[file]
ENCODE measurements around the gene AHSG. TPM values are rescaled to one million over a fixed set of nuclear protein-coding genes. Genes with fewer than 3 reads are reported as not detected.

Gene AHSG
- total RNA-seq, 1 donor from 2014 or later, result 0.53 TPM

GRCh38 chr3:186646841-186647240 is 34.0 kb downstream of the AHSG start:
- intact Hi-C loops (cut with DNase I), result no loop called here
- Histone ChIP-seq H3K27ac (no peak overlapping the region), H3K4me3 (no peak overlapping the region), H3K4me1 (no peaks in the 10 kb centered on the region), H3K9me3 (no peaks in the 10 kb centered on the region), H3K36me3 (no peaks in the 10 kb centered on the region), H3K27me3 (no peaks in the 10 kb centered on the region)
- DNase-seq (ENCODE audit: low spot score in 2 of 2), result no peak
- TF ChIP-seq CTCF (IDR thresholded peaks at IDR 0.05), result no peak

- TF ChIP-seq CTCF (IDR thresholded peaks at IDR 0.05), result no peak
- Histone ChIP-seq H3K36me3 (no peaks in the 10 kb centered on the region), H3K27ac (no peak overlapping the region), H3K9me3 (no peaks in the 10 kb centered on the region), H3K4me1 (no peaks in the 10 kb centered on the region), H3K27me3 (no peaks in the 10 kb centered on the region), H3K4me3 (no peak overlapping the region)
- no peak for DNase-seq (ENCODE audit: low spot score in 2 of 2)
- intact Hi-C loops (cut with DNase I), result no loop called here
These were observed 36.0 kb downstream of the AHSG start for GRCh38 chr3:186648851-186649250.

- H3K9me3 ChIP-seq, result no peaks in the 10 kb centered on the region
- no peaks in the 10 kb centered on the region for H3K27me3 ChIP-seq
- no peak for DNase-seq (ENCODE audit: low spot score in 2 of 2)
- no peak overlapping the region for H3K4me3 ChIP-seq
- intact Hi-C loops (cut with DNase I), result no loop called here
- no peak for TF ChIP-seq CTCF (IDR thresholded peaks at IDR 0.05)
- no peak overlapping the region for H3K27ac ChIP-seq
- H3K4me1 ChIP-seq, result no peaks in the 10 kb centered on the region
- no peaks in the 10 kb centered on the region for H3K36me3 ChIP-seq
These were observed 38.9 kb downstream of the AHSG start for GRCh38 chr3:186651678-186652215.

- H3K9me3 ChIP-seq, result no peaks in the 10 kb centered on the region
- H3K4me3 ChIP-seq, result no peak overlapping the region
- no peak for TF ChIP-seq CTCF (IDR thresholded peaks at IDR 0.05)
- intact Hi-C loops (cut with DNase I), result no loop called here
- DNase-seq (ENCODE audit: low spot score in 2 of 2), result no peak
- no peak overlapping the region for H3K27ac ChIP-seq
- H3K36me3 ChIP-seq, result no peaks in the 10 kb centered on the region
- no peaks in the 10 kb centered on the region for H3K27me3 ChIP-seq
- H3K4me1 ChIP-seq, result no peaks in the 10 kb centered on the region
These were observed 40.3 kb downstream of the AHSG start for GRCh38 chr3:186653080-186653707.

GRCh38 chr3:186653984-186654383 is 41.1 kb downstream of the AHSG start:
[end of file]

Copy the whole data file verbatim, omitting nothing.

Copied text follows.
ENCODE measurements around the gene AHSG. TPM values are rescaled to one million over a fixed set of nuclear protein-coding genes. Genes with fewer than 3 reads are reported as not detected.

Gene AHSG
- total RNA-seq, 1 donor from 2014 or later, result 0.53 TPM

GRCh38 chr3:186646841-186647240 is 34.0 kb downstream of the AHSG start:
- intact Hi-C loops (cut with DNase I), result no loop called here
- Histone ChIP-seq H3K27ac (no peak overlapping the region), H3K4me3 (no peak overlapping the region), H3K4me1 (no peaks in the 10 kb centered on the region), H3K9me3 (no peaks in the 10 kb centered on the region), H3K36me3 (no peaks in the 10 kb centered on the region), H3K27me3 (no peaks in the 10 kb centered on the region)
- DNase-seq (ENCODE audit: low spot score in 2 of 2), result no peak
- TF ChIP-seq CTCF (IDR thresholded peaks at IDR 0.05), result no peak

- TF ChIP-seq CTCF (IDR thresholded peaks at IDR 0.05), result no peak
- Histone ChIP-seq H3K36me3 (no peaks in the 10 kb centered on the region), H3K27ac (no peak overlapping the region), H3K9me3 (no peaks in the 10 kb centered on the region), H3K4me1 (no peaks in the 10 kb centered on the region), H3K27me3 (no peaks in the 10 kb centered on the region), H3K4me3 (no peak overlapping the region)
- no peak for DNase-seq (ENCODE audit: low spot score in 2 of 2)
- intact Hi-C loops (cut with DNase I), result no loop called here
These were observed 36.0 kb downstream of the AHSG start for GRCh38 chr3:186648851-186649250.

- H3K9me3 ChIP-seq, result no peaks in the 10 kb centered on the region
- no peaks in the 10 kb centered on the region for H3K27me3 ChIP-seq
- no peak for DNase-seq (ENCODE audit: low spot score in 2 of 2)
- no peak overlapping the region for H3K4me3 ChIP-seq
- intact Hi-C loops (cut with DNase I), result no loop called here
- no peak for TF ChIP-seq CTCF (IDR thresholded peaks at IDR 0.05)
- no peak overlapping the region for H3K27ac ChIP-seq
- H3K4me1 ChIP-seq, result no peaks in the 10 kb centered on the region
- no peaks in the 10 kb centered on the region for H3K36me3 ChIP-seq
These were observed 38.9 kb downstream of the AHSG start for GRCh38 chr3:186651678-186652215.

- H3K9me3 ChIP-seq, result no peaks in the 10 kb centered on the region
- H3K4me3 ChIP-seq, result no peak overlapping the region
- no peak for TF ChIP-seq CTCF (IDR thresholded peaks at IDR 0.05)
- intact Hi-C loops (cut with DNase I), result no loop called here
- DNase-seq (ENCODE audit: low spot score in 2 of 2), result no peak
- no peak overlapping the region for H3K27ac ChIP-seq
- H3K36me3 ChIP-seq, result no peaks in the 10 kb centered on the region
- no peaks in the 10 kb centered on the region for H3K27me3 ChIP-seq
- H3K4me1 ChIP-seq, result no peaks in the 10 kb centered on the region
These were observed 40.3 kb downstream of the AHSG start for GRCh38 chr3:186653080-186653707.

GRCh38 chr3:186653984-186654383 is 41.1 kb downstream of the AHSG start: